It’s hard to not hate him when he does this, but I really do try. I try to see his emotional struggles for what they are and try to understand that people are complicated, but there are just some things I can’t get past. Ugetsu will always have a cloud of negativity hanging over him for these things and I can’t stretch myself to the point of rationalizing it.

GIVEN The Movie Haruki

The emotional damage that Ugetsu inflicts on Akihiko then spills over onto Haruki, which makes it even more difficult to be an impartial viewer of GIVEN The Movie. The scene with dubious consent between Akihiko and Haruki made me rage at Ugetsu when he wasn’t even in the scene. Akihiko is responsible for his own actions and I don’t at all dispute that nor am I making excuses for his behavior, but he hasn’t exactly had a healthy history with relationships to model his behavior either. This isn’t an excuse, but rather an explanation. Somehow forcing himself on Haruki and bringing all their emotions out in the open with the elegance of a bull in a china shop seems like a reasonable course of action for him given what he’s been through, and it leaves Haruki hurt and lost.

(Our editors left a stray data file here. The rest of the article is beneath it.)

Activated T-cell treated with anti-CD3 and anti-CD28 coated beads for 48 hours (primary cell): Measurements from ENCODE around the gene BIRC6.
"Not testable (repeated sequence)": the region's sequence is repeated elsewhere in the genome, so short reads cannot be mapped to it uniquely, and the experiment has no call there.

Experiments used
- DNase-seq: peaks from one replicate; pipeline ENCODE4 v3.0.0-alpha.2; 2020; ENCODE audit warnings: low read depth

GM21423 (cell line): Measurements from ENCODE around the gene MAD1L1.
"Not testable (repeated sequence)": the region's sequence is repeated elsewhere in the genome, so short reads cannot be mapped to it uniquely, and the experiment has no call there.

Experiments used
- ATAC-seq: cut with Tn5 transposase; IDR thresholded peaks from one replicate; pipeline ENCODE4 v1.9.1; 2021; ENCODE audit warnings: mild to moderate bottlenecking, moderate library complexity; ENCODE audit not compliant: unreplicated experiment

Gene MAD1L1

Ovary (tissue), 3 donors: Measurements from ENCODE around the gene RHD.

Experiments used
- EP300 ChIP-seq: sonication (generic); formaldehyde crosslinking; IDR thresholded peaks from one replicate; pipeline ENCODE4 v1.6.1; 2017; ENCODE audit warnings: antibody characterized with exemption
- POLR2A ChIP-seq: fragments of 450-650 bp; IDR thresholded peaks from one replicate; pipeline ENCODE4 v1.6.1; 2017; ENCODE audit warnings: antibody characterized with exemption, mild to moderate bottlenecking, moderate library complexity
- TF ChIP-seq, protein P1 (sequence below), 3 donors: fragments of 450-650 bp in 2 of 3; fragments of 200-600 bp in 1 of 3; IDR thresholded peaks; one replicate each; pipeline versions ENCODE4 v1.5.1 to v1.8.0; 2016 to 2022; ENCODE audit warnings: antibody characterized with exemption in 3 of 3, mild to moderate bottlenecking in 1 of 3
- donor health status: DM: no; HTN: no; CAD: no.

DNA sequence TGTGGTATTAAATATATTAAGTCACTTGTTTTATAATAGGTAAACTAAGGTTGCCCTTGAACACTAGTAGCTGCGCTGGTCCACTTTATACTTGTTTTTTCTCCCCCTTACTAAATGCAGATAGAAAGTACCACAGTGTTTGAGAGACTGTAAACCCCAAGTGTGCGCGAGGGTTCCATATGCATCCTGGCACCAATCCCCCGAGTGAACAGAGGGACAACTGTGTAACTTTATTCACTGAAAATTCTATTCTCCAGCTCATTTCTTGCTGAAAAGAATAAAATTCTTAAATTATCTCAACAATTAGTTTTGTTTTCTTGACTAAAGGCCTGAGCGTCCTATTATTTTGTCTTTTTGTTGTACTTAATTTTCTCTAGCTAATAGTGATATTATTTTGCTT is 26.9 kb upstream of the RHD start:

Of all the characters in this situation, I get Haruki’s expression of his emotions the most. When faced with a traumatic and emotionally damaging event, his first instinct is to cut his hair off. Man, I’ve been there! I won’t get too deep in the weeds on my own emotional turmoil, but there may or may not have been a late-night anxiety-induced incident a few years ago involving me, a pair of scissors, and a mirror that made this moment hit a bit close to home. Because of that, it’s even more difficult for me to view the situation with Ugetsu and Akihiko with any sort of neutrality. I’ve latched myself to Haruki and that’s where my interpretation of these events will be coming from, which is why I likely project so much frustration on Ugetsu while taking a more nuanced stance at Akihiko’s transgressions.